In 1969, America found itself at the crossroads between the carefree love movement and the gripping, gruesome Manson murders; in Hollywood, cowboy films fell from dominance, giving way to the height of hippie culture and the era’s musical volley between psychedelia and introspection. It all makes for incredibly rich storytelling fodder in Quentin Tarantino’s new Once Upon a Time ... in Hollywood, which focuses on the fictional actor Rick Dalton (Leonardo DiCaprio), his stuntman Cliff Booth (Brad Pitt) and the real-life Sharon Tate (Margot Robbie), and exists as a love letter to a unique time in both the city of Los Angeles and the entertainment industry at large.
For his ninth film in a nearly three-decade career, Tarantino once again turned to his longtime music supervisor Mary Ramos to set the musical stage. Ramos, who first met Tarantino at a party and has worked in some capacity with the director since his 1992 breakout Reservoir Dogs, has collaborated with the famously hands-on auteur on the soundtracks for everything from Pulp Fiction to Kill Bill. Her job is a crucial, wide-ranging one: she’s tasked with every on-screen musical moment, from obtaining the rights for obscure tracks to helping an actor feel comfortable holding a guitar. With both the film and soundtrack out today (it’ll also get the vinyl treatment soon), Ramos spoke to GQ about the music of 1969, turning down Lana Del Rey, and what it’s like helping Tarantino achieve his singular vision. (Light spoilers ahead.)
GQ: What’s the process of finding songs for this movie? Does Quentin give you his script and then you’re digging through crates?
Mary Ramos: The genesis of this whole thing is that when Quentin writes a screenplay, he’ll go into his record room for inspiration. I’ve worked with him on all of his movies in various capacities and it’s always been the same process. I’ll come over during pre-production and he’ll play music and talk about scenes, he’ll put the needle down on the record player and describe the scene as the music is playing.
Tarantino is one of the most talked about, acclaimed, thoughtful, micromanaging film directors of our time and you have this unique view into his process. What is it like being in a room with him as he’s creating this story before your eyes?
First of all, sitting on his couch and being in the record room and having him stop to play a piece of music as he describes a scene is freaking spellbinding. Secondly, I don’t think anybody on the planet talks faster than him, so in lieu of tape recording him, I have to write stuff down because he’s going to have this meeting with me and then he’s going to move onto something else. So I have to get as much detail as possible when we’re together. That’s another thing, reading my handwriting after those kinds of meetings. I think everyone who works with him has a very similar experience, in that he is very hands-on in every aspect of movies. They all come from his imagination, so he’s the one who’s going to say, “This is why he’s wearing this,” because it comes from his imagination. He’s not only going to play you a song, but he’s going to tell you why the song is important. He has this passion for filmmaking.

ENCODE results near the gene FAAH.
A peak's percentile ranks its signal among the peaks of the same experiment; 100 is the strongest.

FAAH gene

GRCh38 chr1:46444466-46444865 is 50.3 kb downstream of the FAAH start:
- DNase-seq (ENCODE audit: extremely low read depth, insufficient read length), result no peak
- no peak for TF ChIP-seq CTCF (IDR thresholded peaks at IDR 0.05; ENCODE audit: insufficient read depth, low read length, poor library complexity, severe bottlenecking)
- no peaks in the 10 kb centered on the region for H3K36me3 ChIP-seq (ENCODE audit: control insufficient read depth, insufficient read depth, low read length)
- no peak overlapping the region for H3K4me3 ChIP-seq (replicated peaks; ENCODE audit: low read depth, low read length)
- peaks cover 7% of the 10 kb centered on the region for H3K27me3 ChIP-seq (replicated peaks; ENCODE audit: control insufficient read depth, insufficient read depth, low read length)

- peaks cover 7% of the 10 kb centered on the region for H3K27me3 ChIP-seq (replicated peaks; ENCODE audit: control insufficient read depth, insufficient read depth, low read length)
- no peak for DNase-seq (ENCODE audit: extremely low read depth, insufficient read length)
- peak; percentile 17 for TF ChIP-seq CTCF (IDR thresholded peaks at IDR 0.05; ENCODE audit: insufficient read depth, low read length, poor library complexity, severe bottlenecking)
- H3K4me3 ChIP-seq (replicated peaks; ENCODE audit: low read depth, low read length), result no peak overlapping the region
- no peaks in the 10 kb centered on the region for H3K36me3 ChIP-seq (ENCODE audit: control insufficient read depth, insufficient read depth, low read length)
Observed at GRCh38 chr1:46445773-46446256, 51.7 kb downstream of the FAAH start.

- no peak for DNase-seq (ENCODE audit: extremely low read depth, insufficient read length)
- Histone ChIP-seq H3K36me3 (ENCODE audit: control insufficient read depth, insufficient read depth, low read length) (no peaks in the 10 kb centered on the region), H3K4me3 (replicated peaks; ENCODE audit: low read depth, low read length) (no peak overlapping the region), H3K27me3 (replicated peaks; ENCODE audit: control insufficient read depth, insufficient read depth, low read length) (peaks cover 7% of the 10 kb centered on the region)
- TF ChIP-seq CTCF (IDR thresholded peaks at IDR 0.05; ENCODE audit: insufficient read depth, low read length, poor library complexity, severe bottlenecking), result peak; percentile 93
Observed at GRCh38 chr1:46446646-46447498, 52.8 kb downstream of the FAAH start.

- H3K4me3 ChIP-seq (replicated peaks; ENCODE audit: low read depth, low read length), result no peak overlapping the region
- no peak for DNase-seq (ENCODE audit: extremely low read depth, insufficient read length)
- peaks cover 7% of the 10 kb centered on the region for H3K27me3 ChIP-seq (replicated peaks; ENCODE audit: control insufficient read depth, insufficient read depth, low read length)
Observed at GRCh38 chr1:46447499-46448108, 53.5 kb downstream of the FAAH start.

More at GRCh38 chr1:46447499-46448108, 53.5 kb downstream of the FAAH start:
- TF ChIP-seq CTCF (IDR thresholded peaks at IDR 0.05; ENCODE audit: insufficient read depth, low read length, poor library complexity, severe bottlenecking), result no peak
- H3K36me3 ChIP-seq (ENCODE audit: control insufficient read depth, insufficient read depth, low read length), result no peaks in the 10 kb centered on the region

How do you two collaborate as a team?
All directors tell stories their own way, and for him, it’s the details that are important. Having worked with him for 27 years now, I can’t anticipate what he’s going to want and I’ve always made it my goal to never have to let him down because of red tape. There’s been many times throughout the years when things have been turned down, but rather than having to say, “Sorry, you can’t have it,” I’ve tried to been able to really pursue it and make a case for getting him what he wants. Also in situations where good, solid intelligence wasn’t available about who owned a specific song, I would do a ton of detective research, using things like mothers’ maiden names to track people down. I’ve approached the job is to be his…. I don’t know what you’d call it? His Girl Friday? His ninja? His musical Kato? I’m his musical Kato.
In 1969, popular songs really ranged the gamut, from the No. 1 hit at the time of the Manson murders (the novelty track “In the Year 2525”) to the instrumental love theme to the movie version of Romeo and Juliet. At the same time, you had hippie music, rock, and the very beginning of the introspective singer-songwriter genre that later flourished in the 70s. Immersing yourself in the era, what did you learn?